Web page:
Weekly Thoughts: BizBuySell Insights, The Profit and Small Business Optimism
Here are three things that caught our eye this week:
As the world’s largest small business listing aggregator website, BizBuySell.com has a unique window into small business acquisition activity. As such, this week we were eager to read BizBuySell’s 2Q 2015 Insight Report, which has consolidated transaction statistics that provide a valuable perspective on the state of this corner of the M&A market.
According to the report, listing activity is healthy, up 12% year-on-year and at its highest point since 2Q 2009. Median sales price remained at $200,000, the same as the previous quarter, but still at six year highs. Of the 1,913 businesses that were sold, median revenue was $450,000 (the highest since 2007), with cash flow of $102,995. Bob House, Group GM of BizBuySell.com, elaborates on these trends:
“We’ve been riding a wave of increasing financial performance and transaction totals for a couple of years now, but it’s great to see the supply of listings increase as well because it shows that small business owners are buying into the trend. As business financials continue to improve, and Baby Boomers reach retirement age, we expect the supply of quality small businesses on the market to remain strong.”
Regarding valuation, average sales price came in around 2.3 times cash flow. Valuations vary widely by location, however, with the cheapest markets like Las Vegas (2.39 times cash flow), Stamford (2.43), Boston (2.50), and San Diego (2.53) discounted significantly compared to the most expensive markets like New Orleans (4.39), St. Louis (3.94), Cincinnati (3.56), and Charlotte (3.55). BizBuySell notes that regional inventory levels and mix, and the presence of local buyers, can drive significant valuation differences between geographies.
Interestingly, the same is not true when you look across business sectors. A summary of the survey data below makes it easy to see that small business transactions are dominated by the retail and service sectors, with valuations generally even across industries.
Despite the disproportionate representation of smaller, retail oriented businesses in the survey, our personal experience suggests that the attractive environment for deal activity continues to exist as one moves slightly higher up the cash flow scale. That said, we also observe that price is exponentially correlated with business size, with kinks at certain cash flow hurdles after which institutional investment becomes involved. As such, we aim to focus on opportunities that stay below the radar of institutional and strategic buyers, while still benefiting from the supply side dynamics outlined in BizBuySell’s report.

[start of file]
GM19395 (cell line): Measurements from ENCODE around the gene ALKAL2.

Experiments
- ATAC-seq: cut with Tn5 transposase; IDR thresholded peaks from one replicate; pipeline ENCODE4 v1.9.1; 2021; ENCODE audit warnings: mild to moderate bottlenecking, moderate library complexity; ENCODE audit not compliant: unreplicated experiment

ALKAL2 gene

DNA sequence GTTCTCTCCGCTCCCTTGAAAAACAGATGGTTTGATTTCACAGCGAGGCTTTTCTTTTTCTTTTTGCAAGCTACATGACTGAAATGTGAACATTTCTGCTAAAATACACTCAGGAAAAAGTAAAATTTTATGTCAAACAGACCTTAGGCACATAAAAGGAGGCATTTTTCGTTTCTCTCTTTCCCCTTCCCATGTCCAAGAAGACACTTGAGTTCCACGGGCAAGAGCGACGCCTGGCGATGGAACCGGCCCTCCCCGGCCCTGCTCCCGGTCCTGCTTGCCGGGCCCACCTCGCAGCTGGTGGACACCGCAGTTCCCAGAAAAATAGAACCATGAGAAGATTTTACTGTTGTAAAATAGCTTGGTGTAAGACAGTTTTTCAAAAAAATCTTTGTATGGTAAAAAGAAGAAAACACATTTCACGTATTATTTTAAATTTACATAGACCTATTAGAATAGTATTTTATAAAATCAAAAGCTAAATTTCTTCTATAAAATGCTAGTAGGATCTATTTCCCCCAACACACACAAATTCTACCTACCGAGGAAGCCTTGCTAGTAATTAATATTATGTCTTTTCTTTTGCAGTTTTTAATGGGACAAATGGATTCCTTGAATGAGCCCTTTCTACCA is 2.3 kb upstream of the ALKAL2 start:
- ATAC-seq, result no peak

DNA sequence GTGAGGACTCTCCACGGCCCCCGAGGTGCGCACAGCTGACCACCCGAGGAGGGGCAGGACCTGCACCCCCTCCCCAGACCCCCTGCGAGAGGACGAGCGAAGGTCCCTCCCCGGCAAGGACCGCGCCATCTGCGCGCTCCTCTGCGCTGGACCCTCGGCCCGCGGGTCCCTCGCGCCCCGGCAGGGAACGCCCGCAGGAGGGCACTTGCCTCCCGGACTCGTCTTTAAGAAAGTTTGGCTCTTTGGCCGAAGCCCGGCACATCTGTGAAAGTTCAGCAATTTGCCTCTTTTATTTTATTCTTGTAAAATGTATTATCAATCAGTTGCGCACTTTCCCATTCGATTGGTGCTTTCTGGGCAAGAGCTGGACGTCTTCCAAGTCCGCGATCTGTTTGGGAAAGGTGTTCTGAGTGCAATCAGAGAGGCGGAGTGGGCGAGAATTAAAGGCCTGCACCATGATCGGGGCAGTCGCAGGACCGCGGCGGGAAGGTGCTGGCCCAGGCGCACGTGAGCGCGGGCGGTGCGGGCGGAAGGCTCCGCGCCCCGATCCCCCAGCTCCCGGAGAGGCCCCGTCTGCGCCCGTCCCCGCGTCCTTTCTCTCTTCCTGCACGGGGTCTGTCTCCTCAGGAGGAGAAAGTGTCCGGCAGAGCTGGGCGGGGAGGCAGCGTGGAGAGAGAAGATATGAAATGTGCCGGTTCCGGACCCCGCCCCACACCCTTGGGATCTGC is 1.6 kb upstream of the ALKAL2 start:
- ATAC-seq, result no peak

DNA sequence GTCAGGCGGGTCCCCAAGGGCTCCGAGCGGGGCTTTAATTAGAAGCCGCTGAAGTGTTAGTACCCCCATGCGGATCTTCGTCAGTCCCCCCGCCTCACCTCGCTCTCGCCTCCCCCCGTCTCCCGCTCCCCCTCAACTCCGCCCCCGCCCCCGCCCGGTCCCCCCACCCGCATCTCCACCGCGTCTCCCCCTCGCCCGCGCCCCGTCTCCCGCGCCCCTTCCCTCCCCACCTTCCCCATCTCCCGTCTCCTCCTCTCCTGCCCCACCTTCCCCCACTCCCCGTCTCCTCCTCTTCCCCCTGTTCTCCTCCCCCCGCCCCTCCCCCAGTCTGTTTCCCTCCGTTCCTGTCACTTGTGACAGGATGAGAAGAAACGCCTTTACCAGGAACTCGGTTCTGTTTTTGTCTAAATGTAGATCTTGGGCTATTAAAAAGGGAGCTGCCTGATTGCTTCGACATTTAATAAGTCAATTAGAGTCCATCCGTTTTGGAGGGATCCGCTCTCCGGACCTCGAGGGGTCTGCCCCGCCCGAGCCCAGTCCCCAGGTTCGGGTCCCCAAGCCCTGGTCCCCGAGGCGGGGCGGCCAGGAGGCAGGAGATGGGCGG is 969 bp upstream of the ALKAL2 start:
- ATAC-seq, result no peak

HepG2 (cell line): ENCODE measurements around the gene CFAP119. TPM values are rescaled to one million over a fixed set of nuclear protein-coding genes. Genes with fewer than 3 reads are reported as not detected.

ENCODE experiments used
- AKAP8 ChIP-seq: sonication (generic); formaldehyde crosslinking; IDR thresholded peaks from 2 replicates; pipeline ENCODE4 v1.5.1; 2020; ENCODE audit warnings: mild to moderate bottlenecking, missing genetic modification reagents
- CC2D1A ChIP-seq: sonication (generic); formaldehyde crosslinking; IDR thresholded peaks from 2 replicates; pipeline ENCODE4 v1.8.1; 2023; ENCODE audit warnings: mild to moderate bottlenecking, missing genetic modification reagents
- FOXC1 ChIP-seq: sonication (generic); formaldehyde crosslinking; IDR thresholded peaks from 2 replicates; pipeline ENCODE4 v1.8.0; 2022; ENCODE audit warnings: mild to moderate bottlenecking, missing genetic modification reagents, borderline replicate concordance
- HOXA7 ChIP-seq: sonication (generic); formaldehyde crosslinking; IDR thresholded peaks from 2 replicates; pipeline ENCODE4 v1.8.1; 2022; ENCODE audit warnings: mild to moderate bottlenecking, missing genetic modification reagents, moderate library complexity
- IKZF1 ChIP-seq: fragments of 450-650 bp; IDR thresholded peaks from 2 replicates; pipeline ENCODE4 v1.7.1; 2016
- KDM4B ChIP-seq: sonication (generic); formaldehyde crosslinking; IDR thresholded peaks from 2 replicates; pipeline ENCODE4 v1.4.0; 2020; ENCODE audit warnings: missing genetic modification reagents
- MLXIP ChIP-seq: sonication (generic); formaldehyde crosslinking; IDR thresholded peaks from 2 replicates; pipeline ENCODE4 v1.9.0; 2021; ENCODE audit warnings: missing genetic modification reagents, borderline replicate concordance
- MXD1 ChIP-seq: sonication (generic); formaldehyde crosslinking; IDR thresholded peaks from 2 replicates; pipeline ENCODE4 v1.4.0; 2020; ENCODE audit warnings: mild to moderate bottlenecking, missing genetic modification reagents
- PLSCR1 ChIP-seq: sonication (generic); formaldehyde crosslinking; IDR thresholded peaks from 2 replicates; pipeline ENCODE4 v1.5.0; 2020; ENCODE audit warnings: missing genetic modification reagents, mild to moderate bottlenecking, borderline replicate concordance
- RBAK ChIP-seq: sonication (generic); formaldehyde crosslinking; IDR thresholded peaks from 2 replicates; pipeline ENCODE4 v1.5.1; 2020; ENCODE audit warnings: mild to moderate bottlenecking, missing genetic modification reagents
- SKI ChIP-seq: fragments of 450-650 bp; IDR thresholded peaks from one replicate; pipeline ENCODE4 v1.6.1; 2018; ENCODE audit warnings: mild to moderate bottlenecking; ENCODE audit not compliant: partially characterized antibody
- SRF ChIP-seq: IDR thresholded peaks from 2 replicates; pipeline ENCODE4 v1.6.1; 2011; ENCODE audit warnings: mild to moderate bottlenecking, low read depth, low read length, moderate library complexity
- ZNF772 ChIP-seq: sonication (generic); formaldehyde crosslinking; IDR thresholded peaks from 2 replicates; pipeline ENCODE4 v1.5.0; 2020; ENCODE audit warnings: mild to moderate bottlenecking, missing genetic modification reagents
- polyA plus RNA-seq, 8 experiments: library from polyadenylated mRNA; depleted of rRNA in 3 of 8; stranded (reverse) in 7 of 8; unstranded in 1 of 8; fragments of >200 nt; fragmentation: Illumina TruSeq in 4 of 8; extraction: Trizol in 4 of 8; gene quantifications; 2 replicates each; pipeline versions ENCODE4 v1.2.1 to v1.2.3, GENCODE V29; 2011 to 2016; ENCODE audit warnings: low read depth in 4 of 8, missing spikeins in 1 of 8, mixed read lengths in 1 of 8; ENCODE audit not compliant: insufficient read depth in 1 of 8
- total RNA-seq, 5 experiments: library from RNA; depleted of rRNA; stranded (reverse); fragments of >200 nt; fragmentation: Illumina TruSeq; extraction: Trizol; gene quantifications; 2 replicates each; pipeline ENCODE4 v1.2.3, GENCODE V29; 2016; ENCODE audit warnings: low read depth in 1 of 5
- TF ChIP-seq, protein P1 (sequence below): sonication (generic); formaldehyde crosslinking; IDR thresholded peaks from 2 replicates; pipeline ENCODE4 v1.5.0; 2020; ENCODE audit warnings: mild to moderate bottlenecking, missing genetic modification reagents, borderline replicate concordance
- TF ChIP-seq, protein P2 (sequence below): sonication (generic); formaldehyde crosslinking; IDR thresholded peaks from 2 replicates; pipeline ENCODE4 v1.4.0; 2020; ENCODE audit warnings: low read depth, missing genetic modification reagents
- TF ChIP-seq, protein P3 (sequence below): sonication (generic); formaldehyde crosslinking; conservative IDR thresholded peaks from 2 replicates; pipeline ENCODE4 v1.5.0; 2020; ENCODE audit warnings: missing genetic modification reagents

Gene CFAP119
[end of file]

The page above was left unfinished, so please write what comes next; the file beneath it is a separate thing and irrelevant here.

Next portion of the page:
As a group, we are big fans of CNBC’s reality TV show The Profit, where Camping World Chairman and CEO Marcus Lemonis uses his personal capital to invest in struggling small businesses. Over the past three seasons, Lemonis – who consolidated mom-and-pop RV dealerships into an empire with more than $2.5 billion of sales – has invested more than $23 million in 15 companies, some of which have succeeded, others of which have failed. We particularly enjoy the show because it offers tangible insights into the potential benefits, as well as the trials and tribulations, of small business investing. This week, we took time to read some interviews with Lemonis about his approach to both investments and operations.
According to Lemonis, small business owners tend to make the following five key mistakes when it comes to operating their company: not understanding the importance of people, not knowing their financials, making ego-based business decisions, not picking the right products, and finally, an unwillingness to be vulnerable, honest, and transparent. Lemonis believes that any struggling businesses can be saved, but that in order to do so, the owners must be willing to ask for help, and be open to making drastic changes.
When initially assessing a business, Lemonis needs to ask the right questions to uncover potential issues. In a 2014 Forbes interview, Lemonis provided insights into his approach for gathering information from business owners:
“Usually you can figure out where a person’s mistakes came from if you ask them the genesis of their thought process. Why did you do it this way? As opposed to telling them they did it the wrong way. Understanding their thought process will ultimately help you be able to communicate with them and navigate around them. Then teaching them that their thought process could have been done differently, feels more constructive than destructive. Understanding why it is that people did things a certain way is the most important question.”